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Laguna Seca set for MotoGP return

Laguna Seca set for MotoGP return

Laguna Seca set for MotoGP return

With the Red Bull U.S. Grand Prix dates of July 8-10 fast approaching, the landscape at Mazda Raceway Laguna Seca has begun to change – literally. Track improvements required by the Federation Internationale de Motorcyclisme (FIM) to homologate the track for the July event are nearing completion. While no changes were made to the racing surface itself, the most significant upgrades have seen an increase and improvement in runoff areas and the installation of more motorcycle-friendly curbs.

Suzuki MotoGP rider Kenny Roberts Jr, the 2000 World Champion, visited the circuit recently as a Riders Safety Representative and was very positive about the changes made to the circuit.
"Laguna Seca has done 100 percent within their capability to make the track as safe as possible for the MotoGP," said Modesto-native Roberts Jr., the son of three-time world champion Kenny Roberts. "They have made significant changes in all areas that they were able to make changes in."

"In my opinion they have done the best job on the curbs in comparison to any other racetrack and this will significantly reduce the riders risk and workload.I believe from a Riders Safety Representative standpoint, that barring any freak accidents, then Laguna will be a very safe MotoGP circuit."

Work began on the 2.238-mile, 11-turn road course back in January with the relocation of the Turn 9 bridge and excavation of the hillside on the outside of the turn. Following the rainy season, an intense 45-day period of construction began on May 2. The $2 million improvement project is being funded by Yamaha Motor Company and includes improvements in every turn around the circuit.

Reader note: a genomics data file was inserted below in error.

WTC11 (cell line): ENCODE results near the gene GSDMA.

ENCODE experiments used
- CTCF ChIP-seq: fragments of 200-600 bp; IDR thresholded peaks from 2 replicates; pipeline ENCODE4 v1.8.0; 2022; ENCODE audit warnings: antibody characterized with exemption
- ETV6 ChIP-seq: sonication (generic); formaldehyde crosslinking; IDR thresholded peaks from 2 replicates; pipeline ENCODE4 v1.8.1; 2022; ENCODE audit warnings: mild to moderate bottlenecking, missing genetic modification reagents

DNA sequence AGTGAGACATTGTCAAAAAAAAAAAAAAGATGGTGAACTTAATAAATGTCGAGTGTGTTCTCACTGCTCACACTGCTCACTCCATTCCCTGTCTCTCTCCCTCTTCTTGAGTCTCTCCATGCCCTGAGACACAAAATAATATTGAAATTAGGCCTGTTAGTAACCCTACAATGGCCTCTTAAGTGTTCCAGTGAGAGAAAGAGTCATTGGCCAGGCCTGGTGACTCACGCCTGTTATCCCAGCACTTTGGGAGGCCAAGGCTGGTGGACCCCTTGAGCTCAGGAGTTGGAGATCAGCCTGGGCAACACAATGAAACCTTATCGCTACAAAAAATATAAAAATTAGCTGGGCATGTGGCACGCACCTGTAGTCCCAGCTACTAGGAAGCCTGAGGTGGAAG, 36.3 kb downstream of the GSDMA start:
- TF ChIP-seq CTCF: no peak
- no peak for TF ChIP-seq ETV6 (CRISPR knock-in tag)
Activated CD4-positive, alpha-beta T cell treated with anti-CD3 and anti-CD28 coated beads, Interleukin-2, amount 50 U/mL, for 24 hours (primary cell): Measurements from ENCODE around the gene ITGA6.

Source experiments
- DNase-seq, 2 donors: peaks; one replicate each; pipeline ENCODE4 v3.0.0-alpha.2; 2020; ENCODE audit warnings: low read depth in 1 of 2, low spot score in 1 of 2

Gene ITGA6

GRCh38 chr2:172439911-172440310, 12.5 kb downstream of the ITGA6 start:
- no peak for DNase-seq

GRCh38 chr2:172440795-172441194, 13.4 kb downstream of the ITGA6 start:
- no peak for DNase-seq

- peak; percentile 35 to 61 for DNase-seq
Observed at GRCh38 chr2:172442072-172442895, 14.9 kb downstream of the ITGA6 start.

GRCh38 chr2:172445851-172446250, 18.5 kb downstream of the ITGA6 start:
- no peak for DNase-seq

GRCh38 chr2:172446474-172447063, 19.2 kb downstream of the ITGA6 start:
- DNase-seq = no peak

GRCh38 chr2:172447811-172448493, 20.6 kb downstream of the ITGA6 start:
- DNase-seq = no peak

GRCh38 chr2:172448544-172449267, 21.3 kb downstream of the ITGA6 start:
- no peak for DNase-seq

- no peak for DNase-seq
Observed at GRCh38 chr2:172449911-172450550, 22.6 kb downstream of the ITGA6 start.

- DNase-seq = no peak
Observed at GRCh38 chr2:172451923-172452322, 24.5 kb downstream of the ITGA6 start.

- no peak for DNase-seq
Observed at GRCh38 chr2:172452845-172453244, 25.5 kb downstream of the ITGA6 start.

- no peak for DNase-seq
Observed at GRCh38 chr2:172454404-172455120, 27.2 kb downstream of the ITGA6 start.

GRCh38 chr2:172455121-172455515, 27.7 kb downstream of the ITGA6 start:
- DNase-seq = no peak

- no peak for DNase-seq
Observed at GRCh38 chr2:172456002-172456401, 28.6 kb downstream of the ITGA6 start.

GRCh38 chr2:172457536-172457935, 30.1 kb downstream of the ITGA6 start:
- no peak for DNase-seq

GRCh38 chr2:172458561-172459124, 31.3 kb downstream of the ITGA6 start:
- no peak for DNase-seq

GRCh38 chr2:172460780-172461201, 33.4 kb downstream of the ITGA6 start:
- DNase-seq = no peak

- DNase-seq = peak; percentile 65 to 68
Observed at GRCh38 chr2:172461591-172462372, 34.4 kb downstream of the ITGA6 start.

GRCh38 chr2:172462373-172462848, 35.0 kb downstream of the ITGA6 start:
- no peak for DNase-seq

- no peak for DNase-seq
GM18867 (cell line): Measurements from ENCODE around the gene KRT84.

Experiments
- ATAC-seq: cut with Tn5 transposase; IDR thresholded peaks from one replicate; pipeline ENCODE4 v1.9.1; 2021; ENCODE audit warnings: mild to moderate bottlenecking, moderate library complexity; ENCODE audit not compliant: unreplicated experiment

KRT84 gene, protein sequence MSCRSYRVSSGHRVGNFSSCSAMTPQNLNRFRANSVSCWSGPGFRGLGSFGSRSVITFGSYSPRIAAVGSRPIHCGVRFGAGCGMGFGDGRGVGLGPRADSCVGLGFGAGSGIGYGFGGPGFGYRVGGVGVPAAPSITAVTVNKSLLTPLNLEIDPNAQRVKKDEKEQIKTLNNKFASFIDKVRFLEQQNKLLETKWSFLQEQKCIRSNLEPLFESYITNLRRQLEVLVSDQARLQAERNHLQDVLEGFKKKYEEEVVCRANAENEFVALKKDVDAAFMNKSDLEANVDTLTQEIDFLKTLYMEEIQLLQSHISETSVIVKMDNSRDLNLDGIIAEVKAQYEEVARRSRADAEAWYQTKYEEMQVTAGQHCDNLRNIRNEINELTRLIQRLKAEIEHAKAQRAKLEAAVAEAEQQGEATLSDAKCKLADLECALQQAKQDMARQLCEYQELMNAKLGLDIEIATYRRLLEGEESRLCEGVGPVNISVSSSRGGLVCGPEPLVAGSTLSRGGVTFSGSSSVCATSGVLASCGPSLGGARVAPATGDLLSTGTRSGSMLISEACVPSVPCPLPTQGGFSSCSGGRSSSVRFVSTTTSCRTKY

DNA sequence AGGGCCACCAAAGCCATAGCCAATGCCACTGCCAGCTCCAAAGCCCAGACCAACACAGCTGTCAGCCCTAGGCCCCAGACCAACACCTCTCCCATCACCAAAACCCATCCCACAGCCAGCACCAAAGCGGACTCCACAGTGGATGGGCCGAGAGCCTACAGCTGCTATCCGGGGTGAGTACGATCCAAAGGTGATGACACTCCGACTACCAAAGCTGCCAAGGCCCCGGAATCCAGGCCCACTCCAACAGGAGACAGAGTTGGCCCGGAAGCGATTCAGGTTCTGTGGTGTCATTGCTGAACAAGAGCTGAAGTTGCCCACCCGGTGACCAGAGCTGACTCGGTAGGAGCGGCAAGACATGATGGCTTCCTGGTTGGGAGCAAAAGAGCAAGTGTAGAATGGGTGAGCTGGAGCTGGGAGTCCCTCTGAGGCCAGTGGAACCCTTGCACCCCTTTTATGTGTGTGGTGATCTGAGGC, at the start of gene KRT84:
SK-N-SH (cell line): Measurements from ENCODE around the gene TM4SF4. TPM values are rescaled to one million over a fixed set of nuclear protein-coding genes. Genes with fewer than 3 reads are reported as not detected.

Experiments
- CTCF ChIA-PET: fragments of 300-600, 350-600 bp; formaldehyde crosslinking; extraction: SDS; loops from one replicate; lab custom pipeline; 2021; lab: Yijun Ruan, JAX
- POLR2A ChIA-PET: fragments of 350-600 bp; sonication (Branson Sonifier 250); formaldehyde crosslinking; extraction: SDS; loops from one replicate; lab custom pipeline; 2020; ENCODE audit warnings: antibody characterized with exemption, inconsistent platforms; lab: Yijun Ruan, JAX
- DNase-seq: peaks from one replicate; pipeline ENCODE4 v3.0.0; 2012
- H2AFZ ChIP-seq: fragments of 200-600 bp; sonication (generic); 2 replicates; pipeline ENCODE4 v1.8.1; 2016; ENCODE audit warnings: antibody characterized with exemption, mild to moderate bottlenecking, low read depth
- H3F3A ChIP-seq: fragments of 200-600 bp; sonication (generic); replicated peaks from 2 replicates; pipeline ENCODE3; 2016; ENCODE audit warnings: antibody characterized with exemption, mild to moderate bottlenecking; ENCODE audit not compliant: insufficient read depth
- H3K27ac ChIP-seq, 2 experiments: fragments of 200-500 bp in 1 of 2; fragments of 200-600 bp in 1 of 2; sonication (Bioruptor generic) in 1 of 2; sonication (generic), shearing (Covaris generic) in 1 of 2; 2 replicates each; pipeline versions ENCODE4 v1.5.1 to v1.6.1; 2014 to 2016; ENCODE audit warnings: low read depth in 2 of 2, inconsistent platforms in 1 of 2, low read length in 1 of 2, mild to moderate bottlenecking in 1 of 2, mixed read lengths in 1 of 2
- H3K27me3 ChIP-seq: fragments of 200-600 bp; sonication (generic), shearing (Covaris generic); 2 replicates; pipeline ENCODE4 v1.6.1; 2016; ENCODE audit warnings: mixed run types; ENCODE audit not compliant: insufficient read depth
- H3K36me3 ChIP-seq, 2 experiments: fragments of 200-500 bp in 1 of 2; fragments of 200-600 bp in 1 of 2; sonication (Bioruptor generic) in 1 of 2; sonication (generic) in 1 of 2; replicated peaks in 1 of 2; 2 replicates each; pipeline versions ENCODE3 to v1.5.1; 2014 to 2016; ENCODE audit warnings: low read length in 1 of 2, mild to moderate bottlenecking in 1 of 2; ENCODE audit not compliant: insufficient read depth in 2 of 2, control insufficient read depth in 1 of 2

Just after the start/finish line, the bank of the hill on rider's right has been cut away to allow more runoff area through the very fast Turn 1. The runoff area there has been increased and features a 13% uphill grade designed to slow speeds in case of an incident. A gravel bed has been installed in Turn 1 and the gravel bed in Turn 2, the "Andretti Hairpin", has been enlarged to nearly four times its original size.

Riders will immediately see changes through Mazda Raceway Laguna Seca's signature "Corkscrew" (Turns 8 and 8A). The safety barriers between Turns 7 and 8 along rider's right have been moved as much as 15 feet from the racetrack, increasing the line of sight into the turn. Should a rider have an incident entering Turn 8, he will find that the runoff area has been improved with an uphill slope to help slow his slide. Runoff has been increased on both rider's left and right through Turn 8A.

The run-off area for "Rainey Curve" (Turn 9) has increased from 135 feet to over 310 feet by removing more than 35,000 cubic yards of dirt from the existing hillside. The previous relocation of the walkover bridge from the middle of "Rainey Curve" to 150 yards up towards Turn 8A, coupled with cutting back the hillside banking on rider's left dramatically increases the visibility through the turn.

The right-side wall on the front straight exiting Turn 11 has been moved between 8 and 10 feet away from the track. Artificial turf, six feet wide, has been installed just behind the exit curbing to keep riders from extending the radius of the corner and using the increased area as racing surface. Between 8,500 and 9,000 feet of new curbing has been installed throughout the racetrack as entrance, apex and exit curbing.

"We have replaced the old apex curbing at every turn, which was 3 ½ inch high step curb and we've changed it to what is called "Negative Vallelunga" curb. The step difference on the new curbing is only one inch," said Bo Beresiwsky, vice president of facility operations at Mazda Raceway Laguna Seca and supervisor of the enormous project. "All of the apex curbs have been extended and the exit curbs have been replaced, or installed on turns that didn't have exit curbs. Mazda Raceway Laguna Seca has never had entrance curbing, and its been added to every turn."

Additionally, gravel beds have been enlarged to begin approximately 10 feet off of the racing surface, whereas they had previously started about 20 feet from the edge of the racing surface. New gravel beds have been built to FIM standards in Turns 1, 9, 10 and 11 and all existing beds have been enlarged up to five times their original size.

Spectators have also been given an improved viewing area through the changes. Much of the dirt that was removed to increase the Turn 1 runoff area has been used to lessen the slope of the spectator viewing area overlooking Turn 2.

MotoGP, 2005

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